Our trip had three, maybe four dimensions. Without them, it would not have made sense. And together it made a memorable and rewarding visit–certainly the most successful of our trips as a family. First, we wanted to see family, but mostly particularly we wanted John Carlos to reconnect with his extended family and also with daily life in the Philippines. Core family was in the Cebu City area. Picture taking was, of course, required:
John Carlos and Threese spent several weeks in Manlapay in the Southern part of Cebu Island. Her mother grew up there, and it is one of two towns composed primarily of relatives. John Carlos went to the local primary school, where classes are conducted in Cebano. His teacher was a relative, the principal was a relative and many of his classmates were second cousins.
I managed to spend a few days there a the end of our stay. We stayed at another Aunt’s house–she was in Texas but other family members were living in half of the house, so we moved in.
That Monday we descended on the school with video and still cameras.
We had visited Manlapay once before––for about an hour when John Carlos was one and a half. The roads were consistently tortuous–almost impassable then. Everyone but the driver (me) had to get out numerous times to lighten the car and push. This time the roads were much improved.
The drive from Dalaguate to Mantalongon, the market center for vegetables in this area (it is known as the vegetable basket of Cebu), was quite easy due. We stopped to see one of Threese’s uncles, who owns a bakery and ended up doing some filming. A little like typical tourists, we were impressed with the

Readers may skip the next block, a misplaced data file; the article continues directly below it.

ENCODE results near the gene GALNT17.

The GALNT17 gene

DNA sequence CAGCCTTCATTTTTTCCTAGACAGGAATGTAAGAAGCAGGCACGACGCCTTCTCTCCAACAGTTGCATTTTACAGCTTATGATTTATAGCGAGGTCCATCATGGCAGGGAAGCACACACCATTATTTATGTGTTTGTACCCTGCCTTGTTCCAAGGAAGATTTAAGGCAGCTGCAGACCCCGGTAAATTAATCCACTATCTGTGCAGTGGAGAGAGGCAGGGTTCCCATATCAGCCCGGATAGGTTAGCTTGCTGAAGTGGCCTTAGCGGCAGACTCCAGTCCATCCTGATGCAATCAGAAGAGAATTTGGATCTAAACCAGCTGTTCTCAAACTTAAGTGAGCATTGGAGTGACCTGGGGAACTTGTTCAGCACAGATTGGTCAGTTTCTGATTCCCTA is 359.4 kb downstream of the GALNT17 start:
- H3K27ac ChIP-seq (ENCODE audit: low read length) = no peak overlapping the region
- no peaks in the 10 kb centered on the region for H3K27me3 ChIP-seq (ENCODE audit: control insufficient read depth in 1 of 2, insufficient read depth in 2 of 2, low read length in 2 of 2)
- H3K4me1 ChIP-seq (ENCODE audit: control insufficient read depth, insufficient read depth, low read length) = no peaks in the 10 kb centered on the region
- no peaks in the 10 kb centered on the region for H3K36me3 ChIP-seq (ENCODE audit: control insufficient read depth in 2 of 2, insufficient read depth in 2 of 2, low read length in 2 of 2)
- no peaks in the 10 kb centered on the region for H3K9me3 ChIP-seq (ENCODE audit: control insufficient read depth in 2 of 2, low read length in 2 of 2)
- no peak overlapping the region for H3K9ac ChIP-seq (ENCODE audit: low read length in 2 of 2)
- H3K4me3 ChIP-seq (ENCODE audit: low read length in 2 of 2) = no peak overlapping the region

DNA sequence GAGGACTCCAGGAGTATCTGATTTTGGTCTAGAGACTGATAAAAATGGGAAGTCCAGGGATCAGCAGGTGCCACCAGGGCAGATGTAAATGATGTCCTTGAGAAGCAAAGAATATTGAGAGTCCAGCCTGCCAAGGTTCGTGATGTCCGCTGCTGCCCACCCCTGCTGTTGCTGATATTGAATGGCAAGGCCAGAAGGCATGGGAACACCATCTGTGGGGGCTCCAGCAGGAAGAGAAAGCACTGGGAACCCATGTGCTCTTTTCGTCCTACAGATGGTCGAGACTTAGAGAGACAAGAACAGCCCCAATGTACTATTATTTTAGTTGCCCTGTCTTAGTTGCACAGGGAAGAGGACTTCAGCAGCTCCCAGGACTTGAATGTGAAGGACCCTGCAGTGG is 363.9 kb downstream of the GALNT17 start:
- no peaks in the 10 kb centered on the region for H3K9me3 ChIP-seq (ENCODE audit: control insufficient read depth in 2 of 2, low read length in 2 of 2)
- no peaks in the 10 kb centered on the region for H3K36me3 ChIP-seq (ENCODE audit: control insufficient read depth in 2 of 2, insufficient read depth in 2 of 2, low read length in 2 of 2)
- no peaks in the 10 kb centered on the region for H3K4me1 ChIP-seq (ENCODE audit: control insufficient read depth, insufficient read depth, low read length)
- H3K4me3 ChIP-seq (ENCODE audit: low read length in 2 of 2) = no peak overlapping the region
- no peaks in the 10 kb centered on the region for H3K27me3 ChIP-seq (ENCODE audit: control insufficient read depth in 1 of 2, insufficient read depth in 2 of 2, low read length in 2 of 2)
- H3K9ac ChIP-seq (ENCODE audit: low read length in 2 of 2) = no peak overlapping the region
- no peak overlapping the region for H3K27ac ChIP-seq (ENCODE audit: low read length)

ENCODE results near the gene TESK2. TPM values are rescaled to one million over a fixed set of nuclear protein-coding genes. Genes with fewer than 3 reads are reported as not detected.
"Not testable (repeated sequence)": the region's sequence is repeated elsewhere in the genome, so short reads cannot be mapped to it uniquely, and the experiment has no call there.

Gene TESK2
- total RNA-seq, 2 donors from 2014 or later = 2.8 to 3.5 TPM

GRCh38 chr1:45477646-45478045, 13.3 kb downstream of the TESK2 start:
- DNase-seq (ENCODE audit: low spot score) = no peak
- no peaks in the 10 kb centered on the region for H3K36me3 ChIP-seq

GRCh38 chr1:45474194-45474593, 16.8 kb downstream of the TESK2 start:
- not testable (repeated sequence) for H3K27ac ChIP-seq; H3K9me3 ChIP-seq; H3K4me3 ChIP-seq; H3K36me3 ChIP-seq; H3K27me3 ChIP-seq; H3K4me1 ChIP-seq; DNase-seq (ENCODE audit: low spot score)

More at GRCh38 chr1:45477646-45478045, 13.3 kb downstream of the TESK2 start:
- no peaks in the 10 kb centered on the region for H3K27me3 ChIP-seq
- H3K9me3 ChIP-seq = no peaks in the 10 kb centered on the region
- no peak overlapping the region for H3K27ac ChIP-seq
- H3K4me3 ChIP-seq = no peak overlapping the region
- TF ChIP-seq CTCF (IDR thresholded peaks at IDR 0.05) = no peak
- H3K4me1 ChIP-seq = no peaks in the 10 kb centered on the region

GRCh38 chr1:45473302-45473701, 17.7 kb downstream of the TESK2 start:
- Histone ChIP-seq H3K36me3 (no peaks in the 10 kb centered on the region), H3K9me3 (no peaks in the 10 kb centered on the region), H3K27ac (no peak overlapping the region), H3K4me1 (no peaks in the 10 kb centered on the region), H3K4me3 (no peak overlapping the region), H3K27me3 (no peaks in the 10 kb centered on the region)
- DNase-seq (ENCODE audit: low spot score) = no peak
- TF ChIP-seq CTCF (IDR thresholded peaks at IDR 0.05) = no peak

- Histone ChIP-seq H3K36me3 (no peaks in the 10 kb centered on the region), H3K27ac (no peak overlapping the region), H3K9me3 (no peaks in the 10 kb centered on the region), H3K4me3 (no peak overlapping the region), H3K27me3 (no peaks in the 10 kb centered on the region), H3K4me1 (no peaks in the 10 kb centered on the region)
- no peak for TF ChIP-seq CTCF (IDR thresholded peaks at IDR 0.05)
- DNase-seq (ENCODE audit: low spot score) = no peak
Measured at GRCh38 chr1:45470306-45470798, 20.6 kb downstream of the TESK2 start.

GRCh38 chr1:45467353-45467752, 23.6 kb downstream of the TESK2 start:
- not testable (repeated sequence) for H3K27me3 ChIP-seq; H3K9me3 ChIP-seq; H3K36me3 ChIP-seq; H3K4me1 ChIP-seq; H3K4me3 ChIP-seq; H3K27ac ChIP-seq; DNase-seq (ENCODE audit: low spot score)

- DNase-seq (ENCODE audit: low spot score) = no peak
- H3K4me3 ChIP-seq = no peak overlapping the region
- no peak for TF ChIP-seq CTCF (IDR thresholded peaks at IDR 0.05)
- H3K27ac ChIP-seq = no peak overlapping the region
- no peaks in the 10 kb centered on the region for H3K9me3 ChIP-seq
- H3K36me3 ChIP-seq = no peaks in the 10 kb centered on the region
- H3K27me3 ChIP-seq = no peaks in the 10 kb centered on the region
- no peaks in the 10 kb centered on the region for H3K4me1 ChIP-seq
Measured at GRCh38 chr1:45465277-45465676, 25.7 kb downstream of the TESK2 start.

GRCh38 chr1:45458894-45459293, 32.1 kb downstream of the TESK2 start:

large open shed where farmers were carrying in the cabbages, carrots and so forth. The weather was cold and windy: people were wearing jackets–not at all what one thinks of this part of the world. We unexpectedly ran into one of Threese’s aunt–a woman who had been reasonably well off until her husband was killed by one of the buses that barrel along the highway––for which she received no compensation. Now she is raising her child by selling fish in this market town.
They were busy building paved roads from Dalaguete to Manlapay, but the work was being done in noncontinuous sections. We had more difficulty going from Mantalongon to Manlapay–and later back again. On our way out, we were stopped by several different crews who were widening the road.
In this mountainous countryside, the roads are often treacherous. The most poignant spot was one I remembered from our previous visit: a narrow curvy section along the edge of a cliff. This is where the truck that was carrying coal and Threese’s grandmother went off the road, killing her and everyone else. She was on her way to Cebu City (a six hour drive) with vegetables to sell and to buy a wedding cake for a relative. That section of the road was being widened as we left:
We had to wait for an hour or so–until the lunch break–while they dynamited the mountain above the road. Travelers piled up. A few make-shift stores had been opened. And once again, Threese met a relative–a cousin this time.
A fourth goal for our visit was to have a little vacation time and to see a part of the Philippines that was unfamiliar. We ended up deciding to go to Siargo. We took a ferry––a quite primitive ferry at that––from Cebu to Surigao City on the northern tip of Mindanao, then another smaller ferry to Dapa on the island of Siargo–and on to General Luna.
The beach area. John Carlos quickly made friends.
We went on two different expeditions to nearby islands. We were very happy to be there.
The Sky at Sunset, on our way back home.